We have to remember that this is a marathon, not a sprint, and that “slow and steady wins the race”. We want to make slow, gradual changes that come with full enrollment and investment of the patient or client. They have to make the changes and have to want to make the choices.
One way you can do this is by asking them “what are some foods that you think you should eat or would like to try that you’ve never had before?” Discuss your favorite ways of cooking that food or foods and ask them how they’d prepare it. Create dialog around these things. The same with ideas like exercise. Getting someone to exercise 5 days a week that is currently exercising zero days a week is a recipe for disappointment. Start low, go slow. Getting them to do some nurturing exercise one day a week is a great start and you can build off of that. This also applies with sleeping. Start by encouraging getting to bed half an hour earlier and work from there until we get to around 8 hours a night, or whatever is a comfortable amount.
You are not in any hurry. Make small changes, take small steps, and be consistent. Consistency of activity leads to consistency of results.
3) Hold the mirror up to the person and ask them what they see. Ask your people what they want to achieve, and then ask them what are three things they could be doing that they are not currently doing that can help them achieve their goals. You’d be surprised at what the response it.
Most people inherently know deep down inside what they need to be doing to accomplish what they want. There is a sort of disconnect between that “gut feeling” and what we believe we can do, so we need to bring that feeling out into the open and shine a light on it. Simply talking about it or writing it down can be the “boost” needed to get it to manifest into reality.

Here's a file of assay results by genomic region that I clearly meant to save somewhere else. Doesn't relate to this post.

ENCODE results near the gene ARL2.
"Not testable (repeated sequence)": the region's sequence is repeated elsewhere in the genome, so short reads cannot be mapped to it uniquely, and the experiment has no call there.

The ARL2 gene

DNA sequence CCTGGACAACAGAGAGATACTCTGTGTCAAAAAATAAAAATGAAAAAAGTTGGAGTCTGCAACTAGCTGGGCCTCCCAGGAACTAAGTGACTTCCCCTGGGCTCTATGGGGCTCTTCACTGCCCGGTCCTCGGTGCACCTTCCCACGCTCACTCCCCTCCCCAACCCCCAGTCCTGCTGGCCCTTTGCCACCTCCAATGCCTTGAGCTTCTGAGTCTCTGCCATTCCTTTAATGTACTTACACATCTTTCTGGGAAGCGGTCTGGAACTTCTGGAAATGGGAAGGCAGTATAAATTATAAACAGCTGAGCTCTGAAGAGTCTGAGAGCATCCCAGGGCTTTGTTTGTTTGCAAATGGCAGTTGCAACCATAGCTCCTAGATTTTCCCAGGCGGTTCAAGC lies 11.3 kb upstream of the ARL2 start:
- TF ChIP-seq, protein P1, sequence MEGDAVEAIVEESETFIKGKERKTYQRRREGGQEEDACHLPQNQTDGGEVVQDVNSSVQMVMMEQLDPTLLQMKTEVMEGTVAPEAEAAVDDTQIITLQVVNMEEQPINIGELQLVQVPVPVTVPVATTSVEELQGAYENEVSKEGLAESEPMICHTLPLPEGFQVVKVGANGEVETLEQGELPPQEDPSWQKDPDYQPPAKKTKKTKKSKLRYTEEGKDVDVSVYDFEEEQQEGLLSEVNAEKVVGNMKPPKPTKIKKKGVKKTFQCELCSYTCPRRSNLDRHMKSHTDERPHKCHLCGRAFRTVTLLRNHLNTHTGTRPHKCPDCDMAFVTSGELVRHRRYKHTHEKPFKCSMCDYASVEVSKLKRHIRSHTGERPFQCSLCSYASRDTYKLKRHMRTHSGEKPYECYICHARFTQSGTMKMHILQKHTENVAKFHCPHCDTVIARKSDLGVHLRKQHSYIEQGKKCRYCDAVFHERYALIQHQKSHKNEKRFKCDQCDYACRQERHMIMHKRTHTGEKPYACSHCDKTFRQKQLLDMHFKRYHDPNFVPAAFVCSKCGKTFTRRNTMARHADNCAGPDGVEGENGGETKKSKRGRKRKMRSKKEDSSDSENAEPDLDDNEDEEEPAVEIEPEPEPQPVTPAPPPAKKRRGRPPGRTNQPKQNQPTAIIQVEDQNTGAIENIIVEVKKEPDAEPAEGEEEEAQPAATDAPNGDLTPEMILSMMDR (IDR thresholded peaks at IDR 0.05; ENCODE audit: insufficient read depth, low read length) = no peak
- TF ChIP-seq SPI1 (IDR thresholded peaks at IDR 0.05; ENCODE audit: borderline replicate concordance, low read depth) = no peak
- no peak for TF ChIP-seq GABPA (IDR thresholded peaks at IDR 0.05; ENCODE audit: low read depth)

Some people need “permission” to do what they know they need to do, or simply need some encouragement because they had negative experiences or perhaps even some abuse. Whatever the reason, if you can draw out of them what they know they need to do, and get them to verbalize it in some way, then they will start working on it immediately, and good results will follow. Plus, they will be far more compliant because it was something they themselves came up with, and all you did was gently help them realize their own potential. You sometimes have to believe in someone more than they believe in themselves in order for them to achieve their goals. You must transfer that belief to them. Once they take that first step, the second and then the third and the fourth and so on are much, much easier. Then you almost sit back and watch as they take more initiative and become far more proactive in their lives. And what did you do? You simply asked a question that spurred all this tremendous growth.
Remember, folks, YOU have what it takes to make it happen. Take it slow, and remember that a journey of 1000 miles begins with a single step. And for the people you work with, you are that first step for them. Just be patient and walk slowly with them.